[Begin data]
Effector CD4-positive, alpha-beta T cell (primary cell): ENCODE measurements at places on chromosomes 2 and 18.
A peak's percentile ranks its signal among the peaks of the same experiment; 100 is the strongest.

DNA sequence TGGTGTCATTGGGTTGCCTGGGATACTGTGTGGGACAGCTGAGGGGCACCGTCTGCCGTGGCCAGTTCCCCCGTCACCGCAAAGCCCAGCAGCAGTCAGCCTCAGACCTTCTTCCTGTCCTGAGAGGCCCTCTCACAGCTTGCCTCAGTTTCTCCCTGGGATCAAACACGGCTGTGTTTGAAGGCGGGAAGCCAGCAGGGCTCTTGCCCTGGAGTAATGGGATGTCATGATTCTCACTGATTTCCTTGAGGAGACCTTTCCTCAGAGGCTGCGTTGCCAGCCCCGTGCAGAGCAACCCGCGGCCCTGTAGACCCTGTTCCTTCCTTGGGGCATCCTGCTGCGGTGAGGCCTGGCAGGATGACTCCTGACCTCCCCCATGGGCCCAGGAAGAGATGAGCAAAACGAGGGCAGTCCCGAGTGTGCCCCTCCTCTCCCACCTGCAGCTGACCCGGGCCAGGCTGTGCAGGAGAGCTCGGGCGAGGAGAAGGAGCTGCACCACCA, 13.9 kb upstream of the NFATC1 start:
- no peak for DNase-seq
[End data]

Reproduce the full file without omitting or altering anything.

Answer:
Effector CD4-positive, alpha-beta T cell (primary cell): ENCODE measurements at places on chromosomes 2 and 18.
A peak's percentile ranks its signal among the peaks of the same experiment; 100 is the strongest.

DNA sequence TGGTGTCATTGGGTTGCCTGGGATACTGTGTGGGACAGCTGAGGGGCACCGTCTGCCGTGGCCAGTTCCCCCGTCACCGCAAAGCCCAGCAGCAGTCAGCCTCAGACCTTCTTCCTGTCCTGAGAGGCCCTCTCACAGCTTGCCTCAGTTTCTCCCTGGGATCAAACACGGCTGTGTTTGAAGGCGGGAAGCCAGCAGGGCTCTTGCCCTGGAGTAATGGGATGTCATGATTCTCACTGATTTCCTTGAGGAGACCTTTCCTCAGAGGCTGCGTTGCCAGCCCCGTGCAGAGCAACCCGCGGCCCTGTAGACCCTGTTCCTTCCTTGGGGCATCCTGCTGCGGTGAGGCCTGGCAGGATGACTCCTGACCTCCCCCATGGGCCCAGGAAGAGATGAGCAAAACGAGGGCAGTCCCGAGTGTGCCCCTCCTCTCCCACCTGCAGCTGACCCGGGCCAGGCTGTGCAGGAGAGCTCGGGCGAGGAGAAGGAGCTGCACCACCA, 13.9 kb upstream of the NFATC1 start:
- no peak for DNase-seq